The trick is to stay curious at all times. To stay in that place between wonderance and confidence. Know what you know, and be humble about it. In a world where yesterday’s solutions are less effective at solving today’s problems, those who can stay curious will help us create new ways forward.

Transportation expert Wanis Kabbaj is a good example. He’s been trying to solve the increasingly huge traffic problems that rapid urbanisation presents us with. He asked: “what if traffic flowed through our streets as smoothly and efficiently as blood flows through our veins?” By simply asking that question, and being in ‘wonderance’, he’s taken our thinking in a new direction that just might yield new solutions. Check out his TED talk on that here.

Fortunately, we aren’t fish. If we choose, we can see the water. We’re born with an innate sense of curiosity: that strong desire to know and learn. Unlike other living things, we’re wired to ask “why?”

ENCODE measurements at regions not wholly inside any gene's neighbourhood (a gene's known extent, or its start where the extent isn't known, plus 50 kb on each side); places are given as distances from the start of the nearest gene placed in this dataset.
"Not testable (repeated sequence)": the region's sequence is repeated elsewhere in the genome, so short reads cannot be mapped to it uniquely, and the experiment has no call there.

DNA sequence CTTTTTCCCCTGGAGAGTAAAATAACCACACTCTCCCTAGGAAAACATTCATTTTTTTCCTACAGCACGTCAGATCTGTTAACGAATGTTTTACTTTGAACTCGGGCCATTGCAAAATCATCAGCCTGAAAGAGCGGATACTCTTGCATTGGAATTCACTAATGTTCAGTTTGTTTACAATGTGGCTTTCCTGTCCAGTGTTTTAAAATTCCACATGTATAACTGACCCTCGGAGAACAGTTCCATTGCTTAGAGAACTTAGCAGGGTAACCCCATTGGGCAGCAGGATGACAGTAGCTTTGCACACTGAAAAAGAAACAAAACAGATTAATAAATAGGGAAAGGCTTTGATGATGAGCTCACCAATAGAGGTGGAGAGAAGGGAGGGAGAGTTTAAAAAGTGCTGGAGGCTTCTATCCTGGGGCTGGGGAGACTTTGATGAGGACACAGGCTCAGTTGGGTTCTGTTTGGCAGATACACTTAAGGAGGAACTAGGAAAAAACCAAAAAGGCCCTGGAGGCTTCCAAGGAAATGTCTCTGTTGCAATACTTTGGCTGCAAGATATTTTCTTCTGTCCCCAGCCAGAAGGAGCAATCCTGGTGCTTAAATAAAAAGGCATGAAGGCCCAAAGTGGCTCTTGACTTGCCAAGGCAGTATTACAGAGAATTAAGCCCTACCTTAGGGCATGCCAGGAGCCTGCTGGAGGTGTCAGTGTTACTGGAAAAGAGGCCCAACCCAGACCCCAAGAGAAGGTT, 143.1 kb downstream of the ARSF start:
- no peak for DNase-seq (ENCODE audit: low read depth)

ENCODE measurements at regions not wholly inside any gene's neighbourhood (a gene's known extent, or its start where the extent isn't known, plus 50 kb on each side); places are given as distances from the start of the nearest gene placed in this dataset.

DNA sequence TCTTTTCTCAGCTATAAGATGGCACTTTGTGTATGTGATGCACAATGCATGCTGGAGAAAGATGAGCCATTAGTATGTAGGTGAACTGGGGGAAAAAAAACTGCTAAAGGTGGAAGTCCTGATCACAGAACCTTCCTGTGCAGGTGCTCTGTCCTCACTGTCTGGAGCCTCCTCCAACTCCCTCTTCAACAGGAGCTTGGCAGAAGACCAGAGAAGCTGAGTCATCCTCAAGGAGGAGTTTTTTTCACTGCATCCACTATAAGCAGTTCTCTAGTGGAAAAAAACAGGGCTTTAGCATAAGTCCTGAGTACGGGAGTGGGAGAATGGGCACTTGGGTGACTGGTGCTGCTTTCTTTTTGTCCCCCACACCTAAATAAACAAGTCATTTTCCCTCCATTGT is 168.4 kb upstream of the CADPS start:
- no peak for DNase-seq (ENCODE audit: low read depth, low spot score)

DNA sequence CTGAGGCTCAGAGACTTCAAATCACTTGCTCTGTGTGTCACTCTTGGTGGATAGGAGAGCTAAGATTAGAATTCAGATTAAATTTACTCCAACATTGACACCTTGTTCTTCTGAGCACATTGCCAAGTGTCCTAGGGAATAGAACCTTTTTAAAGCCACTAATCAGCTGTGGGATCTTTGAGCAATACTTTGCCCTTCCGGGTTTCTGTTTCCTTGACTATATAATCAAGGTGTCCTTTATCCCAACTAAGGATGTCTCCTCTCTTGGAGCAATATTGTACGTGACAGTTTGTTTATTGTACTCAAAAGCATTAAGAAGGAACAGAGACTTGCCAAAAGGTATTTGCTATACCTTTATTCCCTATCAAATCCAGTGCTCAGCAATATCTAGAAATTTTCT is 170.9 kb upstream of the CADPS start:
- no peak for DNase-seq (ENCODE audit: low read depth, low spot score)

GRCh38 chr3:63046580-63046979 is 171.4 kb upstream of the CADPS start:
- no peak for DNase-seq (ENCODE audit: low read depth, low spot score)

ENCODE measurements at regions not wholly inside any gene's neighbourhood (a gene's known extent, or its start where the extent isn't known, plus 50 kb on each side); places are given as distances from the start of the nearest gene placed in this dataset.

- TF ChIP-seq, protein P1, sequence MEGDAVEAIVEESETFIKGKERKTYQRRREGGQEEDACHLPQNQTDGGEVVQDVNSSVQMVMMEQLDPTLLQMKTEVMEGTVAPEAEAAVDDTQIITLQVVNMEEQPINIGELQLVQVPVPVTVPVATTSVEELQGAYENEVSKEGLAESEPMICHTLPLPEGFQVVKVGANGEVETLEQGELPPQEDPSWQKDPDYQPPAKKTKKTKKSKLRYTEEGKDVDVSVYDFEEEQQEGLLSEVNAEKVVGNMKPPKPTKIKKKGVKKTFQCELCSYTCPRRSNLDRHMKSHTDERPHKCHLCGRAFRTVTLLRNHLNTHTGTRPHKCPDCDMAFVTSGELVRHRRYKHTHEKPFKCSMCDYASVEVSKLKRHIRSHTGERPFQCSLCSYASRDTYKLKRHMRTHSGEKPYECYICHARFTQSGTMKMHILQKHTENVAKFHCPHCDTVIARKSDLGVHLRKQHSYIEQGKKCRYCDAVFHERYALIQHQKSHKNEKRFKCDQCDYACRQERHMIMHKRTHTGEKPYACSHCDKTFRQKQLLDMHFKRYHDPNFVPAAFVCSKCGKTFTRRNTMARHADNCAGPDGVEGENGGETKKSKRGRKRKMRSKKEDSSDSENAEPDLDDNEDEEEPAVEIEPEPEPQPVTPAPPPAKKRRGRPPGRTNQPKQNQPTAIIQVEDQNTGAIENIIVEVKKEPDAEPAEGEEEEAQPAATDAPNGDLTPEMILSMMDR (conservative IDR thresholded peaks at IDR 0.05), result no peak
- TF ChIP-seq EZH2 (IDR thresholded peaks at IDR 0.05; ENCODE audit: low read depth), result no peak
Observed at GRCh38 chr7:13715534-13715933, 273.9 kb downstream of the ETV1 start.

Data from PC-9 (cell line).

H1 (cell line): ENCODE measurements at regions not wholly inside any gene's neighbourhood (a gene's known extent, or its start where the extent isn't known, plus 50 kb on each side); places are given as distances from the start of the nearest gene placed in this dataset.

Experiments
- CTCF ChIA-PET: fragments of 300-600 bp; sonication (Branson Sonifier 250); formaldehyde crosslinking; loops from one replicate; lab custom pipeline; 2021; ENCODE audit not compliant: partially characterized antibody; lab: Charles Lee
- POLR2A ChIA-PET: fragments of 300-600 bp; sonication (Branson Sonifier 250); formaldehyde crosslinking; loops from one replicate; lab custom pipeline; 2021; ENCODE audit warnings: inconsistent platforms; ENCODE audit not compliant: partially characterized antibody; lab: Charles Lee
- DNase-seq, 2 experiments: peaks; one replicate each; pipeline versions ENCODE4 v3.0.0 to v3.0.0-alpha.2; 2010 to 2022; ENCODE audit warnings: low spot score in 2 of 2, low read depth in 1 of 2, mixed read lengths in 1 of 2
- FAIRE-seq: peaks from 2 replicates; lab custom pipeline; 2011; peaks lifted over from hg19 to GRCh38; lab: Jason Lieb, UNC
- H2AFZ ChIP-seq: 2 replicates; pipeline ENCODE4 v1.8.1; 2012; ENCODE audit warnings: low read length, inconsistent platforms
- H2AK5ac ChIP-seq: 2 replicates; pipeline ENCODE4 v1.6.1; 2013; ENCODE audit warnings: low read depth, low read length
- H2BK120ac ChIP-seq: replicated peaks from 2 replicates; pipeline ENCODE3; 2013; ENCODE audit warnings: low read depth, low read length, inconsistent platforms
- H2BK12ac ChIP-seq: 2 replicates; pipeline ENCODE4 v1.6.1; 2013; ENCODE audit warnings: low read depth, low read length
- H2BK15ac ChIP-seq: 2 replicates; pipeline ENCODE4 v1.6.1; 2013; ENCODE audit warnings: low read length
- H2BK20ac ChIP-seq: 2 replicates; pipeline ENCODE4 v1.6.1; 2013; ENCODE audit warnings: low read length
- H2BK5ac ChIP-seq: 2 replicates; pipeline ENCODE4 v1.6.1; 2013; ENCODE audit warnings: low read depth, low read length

Curiosity is one of the critical meta-skills for interesting times. When your tried-and-true methods don’t work like they used to, then it’s time to dial up your curiosity. If you want to reinvent how things happen in your world, your starting point is curiosity.

Here are six ways to upgrade your curiosity:

  1. Expand Your Mind: Read and listen outside of your usual bubble. Subscribe to podcasts that cover a wide range of subjects, like NPR’s TED Radio Hour. Go into a new agent and buy magazines that you wouldn’t usually read. Sign up to Blinkist to absorb 15-minute book summaries in written and audio format.